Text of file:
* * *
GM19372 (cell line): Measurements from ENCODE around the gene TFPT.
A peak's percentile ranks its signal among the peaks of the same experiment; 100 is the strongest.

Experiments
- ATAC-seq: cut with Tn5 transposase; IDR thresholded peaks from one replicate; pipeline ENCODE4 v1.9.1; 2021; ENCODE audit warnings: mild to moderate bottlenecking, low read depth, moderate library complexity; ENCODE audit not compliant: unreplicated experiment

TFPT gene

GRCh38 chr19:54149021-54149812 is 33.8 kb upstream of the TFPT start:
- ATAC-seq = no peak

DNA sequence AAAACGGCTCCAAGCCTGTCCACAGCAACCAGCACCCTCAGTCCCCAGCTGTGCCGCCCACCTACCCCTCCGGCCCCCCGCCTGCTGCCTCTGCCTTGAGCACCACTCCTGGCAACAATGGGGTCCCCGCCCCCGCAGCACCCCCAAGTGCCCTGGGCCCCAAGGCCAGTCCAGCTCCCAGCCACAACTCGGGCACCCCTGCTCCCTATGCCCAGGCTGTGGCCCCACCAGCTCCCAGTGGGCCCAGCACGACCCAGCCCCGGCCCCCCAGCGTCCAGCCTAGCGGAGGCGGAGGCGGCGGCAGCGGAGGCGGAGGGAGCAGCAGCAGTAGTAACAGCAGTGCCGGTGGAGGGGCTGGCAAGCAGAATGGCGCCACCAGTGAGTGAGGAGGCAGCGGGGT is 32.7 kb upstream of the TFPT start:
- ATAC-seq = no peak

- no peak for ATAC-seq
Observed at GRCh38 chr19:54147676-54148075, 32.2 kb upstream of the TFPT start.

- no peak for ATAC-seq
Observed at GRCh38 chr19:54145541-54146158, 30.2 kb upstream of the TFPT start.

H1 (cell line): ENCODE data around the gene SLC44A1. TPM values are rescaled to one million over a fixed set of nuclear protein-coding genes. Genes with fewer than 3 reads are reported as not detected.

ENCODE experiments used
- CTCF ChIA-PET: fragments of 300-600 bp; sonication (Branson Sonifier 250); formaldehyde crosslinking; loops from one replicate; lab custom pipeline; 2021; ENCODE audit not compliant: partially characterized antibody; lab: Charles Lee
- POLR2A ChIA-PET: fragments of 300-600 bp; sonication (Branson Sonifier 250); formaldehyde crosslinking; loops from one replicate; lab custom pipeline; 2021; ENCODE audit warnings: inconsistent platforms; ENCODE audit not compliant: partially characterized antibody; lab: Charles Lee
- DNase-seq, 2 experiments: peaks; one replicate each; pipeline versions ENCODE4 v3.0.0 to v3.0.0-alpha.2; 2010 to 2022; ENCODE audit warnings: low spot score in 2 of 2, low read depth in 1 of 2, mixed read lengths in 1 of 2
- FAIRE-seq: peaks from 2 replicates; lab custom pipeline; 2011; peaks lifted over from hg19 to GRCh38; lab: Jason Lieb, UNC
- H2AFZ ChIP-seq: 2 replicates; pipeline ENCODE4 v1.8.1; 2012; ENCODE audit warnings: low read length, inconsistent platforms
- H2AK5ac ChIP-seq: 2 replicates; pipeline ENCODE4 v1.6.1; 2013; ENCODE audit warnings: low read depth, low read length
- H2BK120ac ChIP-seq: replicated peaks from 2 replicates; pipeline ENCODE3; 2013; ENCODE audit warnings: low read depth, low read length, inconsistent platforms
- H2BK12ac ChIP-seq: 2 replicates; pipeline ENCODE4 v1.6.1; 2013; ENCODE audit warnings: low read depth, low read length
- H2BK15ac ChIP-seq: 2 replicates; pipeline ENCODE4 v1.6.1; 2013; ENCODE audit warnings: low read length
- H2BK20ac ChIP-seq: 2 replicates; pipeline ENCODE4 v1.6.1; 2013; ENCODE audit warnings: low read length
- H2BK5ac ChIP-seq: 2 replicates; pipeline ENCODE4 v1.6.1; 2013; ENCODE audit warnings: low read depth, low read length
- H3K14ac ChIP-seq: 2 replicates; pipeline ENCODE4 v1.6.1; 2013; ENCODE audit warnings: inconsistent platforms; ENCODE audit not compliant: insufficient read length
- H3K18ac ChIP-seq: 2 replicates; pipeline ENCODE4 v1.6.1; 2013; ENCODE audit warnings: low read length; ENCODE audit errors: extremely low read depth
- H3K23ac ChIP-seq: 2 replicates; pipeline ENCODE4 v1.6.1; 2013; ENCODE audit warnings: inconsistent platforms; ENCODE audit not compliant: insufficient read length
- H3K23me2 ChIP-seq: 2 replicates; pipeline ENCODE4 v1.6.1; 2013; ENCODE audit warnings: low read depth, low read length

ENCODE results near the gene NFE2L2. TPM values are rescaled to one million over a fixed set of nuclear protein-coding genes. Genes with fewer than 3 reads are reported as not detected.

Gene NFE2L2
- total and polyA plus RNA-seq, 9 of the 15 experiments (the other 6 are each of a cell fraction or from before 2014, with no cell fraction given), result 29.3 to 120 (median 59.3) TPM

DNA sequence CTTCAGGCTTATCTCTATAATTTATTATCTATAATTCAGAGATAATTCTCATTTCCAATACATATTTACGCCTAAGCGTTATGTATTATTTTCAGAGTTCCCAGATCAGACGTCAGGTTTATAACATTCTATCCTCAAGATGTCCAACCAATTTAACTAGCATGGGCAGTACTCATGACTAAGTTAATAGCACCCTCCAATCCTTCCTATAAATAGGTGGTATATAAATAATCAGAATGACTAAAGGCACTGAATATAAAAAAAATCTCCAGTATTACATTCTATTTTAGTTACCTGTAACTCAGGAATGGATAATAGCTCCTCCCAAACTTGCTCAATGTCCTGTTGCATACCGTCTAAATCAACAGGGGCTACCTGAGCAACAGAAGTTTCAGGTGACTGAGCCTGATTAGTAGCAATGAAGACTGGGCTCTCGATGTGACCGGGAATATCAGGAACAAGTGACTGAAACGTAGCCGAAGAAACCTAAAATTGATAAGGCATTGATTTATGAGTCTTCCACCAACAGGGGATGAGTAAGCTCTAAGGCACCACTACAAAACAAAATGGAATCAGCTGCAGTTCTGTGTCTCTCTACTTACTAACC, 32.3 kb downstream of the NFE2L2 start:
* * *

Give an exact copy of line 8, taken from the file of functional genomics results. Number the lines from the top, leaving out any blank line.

DNA sequence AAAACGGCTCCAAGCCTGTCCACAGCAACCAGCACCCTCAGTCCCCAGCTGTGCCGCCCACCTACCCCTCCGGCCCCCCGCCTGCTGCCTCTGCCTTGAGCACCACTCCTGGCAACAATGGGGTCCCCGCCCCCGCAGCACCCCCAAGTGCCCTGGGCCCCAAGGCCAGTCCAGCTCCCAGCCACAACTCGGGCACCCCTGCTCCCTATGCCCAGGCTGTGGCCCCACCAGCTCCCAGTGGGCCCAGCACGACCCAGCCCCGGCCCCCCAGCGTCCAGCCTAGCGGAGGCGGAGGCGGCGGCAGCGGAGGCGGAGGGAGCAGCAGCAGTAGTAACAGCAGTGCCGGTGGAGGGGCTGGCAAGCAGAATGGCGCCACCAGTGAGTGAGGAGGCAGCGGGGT is 32.7 kb upstream of the TFPT start: